by Kristin Hawkins
Texas and Southwestern Cattle Raisers Association
Fire branding livestock has been used since ancient times to prove ownership because it works, said Larry Gray, head of law enforcement for Texas and Southwestern Cattle Raisers Association (TSCRA).
“Branding is one of the best ways to track down lost or stolen animals. Ear tags can be lost or removed by a thief, but an animal carrying a unique brand or mark is easily and permanently identifiable and traceable,” he said.
A century ago, branding was a necessity for many ranchers because much of ranching country was open range. There were few fenced pastures and a lot of confusion when your cattle mixed with your neighbors’. The brand was the only way to prove your cattle were yours. Those days may be gone, but the reasons for needing a brand on livestock haven’t changed. Fences mean little to a bull with his mind set on being somewhere else or to a thief with bolt cutters.
However, a brand is no good if it’s not registered with the proper authorities. There is no statewide brand registry; brands must be registered at the county clerk’s office in the county where the livestock are kept for it to be considered a legal means of ownership.
“We use brands in our criminal investigations on local, state and federal cases of theft or fraud,” Gray said. Brands are also used by state and national animal health agencies for disease traceability, by agricultural lending institutions to secure livestock loans and by county sheriff offices to determine ownership of stray livestock. Judges and attorneys also reference brands in many types of civil litigations involving livestock.
TSCRA special rangers serve as licensed peace officers commissioned through the Texas Department of Public Safety or the Oklahoma State Bureau of Investigation, investigating approximately 1,000 agricultural crime cases each year. They also recover an average of $5 million in stolen cattle and assets for ranchers annually.
TSCRA’s market inspectors aid the special rangers by collecting brands and other identifying marks on four to five million cattle sold at the more than 100 Texas livestock markets each year.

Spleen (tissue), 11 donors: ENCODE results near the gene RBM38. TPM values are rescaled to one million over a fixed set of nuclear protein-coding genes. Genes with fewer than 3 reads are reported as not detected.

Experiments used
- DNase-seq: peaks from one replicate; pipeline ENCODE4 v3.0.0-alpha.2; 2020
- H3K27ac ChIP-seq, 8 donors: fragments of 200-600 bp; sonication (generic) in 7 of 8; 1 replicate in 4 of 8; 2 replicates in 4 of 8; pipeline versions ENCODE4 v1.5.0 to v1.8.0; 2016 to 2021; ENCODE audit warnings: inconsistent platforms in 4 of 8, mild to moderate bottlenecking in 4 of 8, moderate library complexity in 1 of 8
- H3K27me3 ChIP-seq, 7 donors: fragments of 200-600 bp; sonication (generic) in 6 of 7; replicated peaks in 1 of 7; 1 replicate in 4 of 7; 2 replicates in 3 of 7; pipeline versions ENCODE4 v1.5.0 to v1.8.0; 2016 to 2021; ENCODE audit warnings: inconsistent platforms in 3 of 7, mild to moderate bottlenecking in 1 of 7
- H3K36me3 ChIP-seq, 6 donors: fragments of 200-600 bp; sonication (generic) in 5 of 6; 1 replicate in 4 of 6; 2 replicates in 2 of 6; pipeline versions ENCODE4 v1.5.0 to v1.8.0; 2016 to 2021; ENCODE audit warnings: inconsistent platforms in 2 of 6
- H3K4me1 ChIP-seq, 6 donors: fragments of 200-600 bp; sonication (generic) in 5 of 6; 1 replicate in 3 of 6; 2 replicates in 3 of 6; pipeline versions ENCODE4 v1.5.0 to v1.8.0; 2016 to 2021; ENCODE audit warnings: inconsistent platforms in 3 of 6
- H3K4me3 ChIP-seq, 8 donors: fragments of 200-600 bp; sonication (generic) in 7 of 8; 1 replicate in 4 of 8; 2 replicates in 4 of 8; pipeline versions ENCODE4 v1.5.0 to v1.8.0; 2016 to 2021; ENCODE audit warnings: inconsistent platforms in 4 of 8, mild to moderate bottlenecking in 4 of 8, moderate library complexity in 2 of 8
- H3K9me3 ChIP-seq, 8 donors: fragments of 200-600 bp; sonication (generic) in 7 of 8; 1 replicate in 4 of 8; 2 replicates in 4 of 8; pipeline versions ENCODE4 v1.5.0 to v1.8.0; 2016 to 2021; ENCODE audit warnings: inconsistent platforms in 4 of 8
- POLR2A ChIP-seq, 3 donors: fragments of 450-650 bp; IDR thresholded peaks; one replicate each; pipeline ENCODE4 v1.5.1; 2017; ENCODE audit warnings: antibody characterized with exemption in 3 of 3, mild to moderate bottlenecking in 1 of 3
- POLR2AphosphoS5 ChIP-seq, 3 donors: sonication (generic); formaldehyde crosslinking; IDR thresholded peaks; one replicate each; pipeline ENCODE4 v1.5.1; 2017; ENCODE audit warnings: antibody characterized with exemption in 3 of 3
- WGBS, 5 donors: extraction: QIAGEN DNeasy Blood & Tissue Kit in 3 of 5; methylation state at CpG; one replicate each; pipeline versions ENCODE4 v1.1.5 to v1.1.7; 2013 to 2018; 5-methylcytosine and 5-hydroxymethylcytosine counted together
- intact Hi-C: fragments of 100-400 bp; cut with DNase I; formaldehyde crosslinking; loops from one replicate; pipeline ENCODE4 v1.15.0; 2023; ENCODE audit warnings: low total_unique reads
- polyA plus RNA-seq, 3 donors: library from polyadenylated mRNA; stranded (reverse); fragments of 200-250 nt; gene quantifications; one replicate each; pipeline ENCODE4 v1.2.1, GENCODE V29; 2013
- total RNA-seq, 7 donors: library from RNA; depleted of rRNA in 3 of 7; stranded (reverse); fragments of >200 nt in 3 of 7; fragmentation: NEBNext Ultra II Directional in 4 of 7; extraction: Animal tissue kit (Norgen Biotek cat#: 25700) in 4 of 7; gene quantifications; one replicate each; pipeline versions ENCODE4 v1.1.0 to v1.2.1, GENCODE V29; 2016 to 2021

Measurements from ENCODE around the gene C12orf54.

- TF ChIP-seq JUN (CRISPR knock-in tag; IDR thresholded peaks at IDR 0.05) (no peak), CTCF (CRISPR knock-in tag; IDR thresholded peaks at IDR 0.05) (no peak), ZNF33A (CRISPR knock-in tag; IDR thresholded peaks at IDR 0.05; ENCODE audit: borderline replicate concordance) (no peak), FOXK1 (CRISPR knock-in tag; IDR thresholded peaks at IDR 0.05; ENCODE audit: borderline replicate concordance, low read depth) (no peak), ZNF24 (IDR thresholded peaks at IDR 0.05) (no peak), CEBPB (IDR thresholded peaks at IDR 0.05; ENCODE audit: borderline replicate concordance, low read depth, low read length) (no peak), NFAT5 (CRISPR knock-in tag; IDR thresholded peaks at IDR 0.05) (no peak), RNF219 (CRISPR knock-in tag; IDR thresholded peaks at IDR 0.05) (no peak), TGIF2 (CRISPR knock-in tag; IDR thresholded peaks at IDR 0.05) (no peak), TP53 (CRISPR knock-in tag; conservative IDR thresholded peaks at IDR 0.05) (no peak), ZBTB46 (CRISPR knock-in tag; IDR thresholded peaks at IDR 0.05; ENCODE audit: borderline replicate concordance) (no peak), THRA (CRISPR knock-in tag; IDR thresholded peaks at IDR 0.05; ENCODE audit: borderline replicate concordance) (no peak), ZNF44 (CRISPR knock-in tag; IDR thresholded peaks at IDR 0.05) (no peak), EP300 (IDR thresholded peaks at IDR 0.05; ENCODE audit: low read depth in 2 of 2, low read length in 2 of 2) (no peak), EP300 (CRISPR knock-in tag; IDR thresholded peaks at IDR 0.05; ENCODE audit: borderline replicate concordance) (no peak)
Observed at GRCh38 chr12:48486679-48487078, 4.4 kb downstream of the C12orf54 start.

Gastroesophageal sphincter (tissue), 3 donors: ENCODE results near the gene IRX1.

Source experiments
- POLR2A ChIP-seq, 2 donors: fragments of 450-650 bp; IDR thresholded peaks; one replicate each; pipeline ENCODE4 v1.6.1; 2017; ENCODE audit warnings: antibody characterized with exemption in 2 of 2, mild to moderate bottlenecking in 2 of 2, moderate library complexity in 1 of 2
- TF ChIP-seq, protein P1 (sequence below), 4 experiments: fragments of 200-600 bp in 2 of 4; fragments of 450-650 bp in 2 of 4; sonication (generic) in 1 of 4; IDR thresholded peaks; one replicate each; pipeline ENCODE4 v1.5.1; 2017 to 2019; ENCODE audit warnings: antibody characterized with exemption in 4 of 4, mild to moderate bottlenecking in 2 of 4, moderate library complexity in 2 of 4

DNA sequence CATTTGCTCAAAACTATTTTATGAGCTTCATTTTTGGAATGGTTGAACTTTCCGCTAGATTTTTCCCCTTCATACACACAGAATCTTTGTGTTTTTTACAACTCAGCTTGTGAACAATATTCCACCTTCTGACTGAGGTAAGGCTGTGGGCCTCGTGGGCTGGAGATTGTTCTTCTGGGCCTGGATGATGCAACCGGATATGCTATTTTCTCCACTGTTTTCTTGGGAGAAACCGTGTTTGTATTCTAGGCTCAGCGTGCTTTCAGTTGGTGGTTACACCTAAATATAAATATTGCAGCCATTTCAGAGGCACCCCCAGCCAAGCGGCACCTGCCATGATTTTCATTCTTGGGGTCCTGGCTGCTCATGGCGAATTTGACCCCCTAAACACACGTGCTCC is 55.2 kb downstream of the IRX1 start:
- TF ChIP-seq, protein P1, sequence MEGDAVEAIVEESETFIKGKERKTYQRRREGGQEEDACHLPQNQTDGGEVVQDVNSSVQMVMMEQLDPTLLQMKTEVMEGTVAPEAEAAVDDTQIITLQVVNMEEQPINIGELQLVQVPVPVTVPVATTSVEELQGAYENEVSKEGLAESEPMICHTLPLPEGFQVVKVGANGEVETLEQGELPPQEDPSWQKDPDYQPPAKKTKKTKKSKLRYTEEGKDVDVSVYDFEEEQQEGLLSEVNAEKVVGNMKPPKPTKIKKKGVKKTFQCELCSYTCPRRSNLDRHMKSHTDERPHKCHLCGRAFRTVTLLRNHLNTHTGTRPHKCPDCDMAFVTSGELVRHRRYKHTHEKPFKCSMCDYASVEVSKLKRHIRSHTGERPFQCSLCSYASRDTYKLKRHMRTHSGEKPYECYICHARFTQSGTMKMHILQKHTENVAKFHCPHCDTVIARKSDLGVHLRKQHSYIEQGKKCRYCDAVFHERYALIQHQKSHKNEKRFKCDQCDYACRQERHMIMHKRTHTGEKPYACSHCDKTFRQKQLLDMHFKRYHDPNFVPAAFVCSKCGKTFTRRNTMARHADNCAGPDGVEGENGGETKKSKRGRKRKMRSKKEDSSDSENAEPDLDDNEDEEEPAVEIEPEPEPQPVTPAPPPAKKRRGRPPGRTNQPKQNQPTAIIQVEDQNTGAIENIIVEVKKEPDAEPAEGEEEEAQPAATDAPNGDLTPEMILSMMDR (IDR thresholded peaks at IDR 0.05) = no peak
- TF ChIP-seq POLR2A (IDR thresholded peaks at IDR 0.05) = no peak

[pullquote width=”300″ float=”left”]“Branding is one of the best ways to track down lost or stolen animals. Ear tags can be lost or removed by a thief, but an animal carrying a unique brand or mark is easily and permanently identifiable and traceable.”[/pullquote]
Market inspectors report their findings to TSCRA’s Fort Worth headquarters where the information is entered into the nation’s largest brand recording and retrieval system. This digital database is the first source checked when a special ranger receives a theft call. Gray observed that the odds of recovering lost or stolen cattle are greatly improved if those cattle are branded.
“If a cow with a brand is sold at a livestock market, we’ll have a record of it,” Gray said. “Being able to use something as reliable as a brand to track an animal through the system is a valuable asset to everyone from the owner through the markets and on to law enforcement. It cuts down on investigation time and resources. Without a brand to go on, it can sometimes be like trying to find a needle in a haystack.”
And branding isn’t just for cattle. Texas Agriculture Code covers the branding of cattle, hogs, horses, sheep and goats. It also includes brands made by fire and freeze branding, a method of marking an animal’s hide using a branding iron chilled with a coolant such as liquid nitrogen. Freeze branding prompts the animal’s hair to grow back white where the brand was applied.
The best way to ensure your cattle stay yours is to put your mark on them. Brand livestock, and make sure that brand is recorded with the county clerk.
How to read a brand
- Brands are read from left to right, from the top down or from the outside to the inside.
- If a letter or symbol is made backwards from its normal position, it’s read as a reverse.
- If a letter lies horizontally on its face or back, it is called lazy.
- Letters with a curving flare at the top and rounded angles are called running.
- Adding a dash to the left and right of a letter, at the top, is called a flying letter.
- Add legs and it’s a walking letter.
- Curves not attached to letters are known as quarter circles or half circles depending on the arc.
- A letter placed so the bottom touches a quarter circle is said to be rocking.
- Letters or symbols formed together are called connected, except when one is below the other. In that case, the lower symbol is said to be swinging or hanging.
- In addition to the traditional letter and figure brands, there are marks known as character or picture brands such as turtles, keys, spades and ladders.
- The brand location is as important as the brand itself. The same brand may be registered in the same county as long as the location on the animal is different.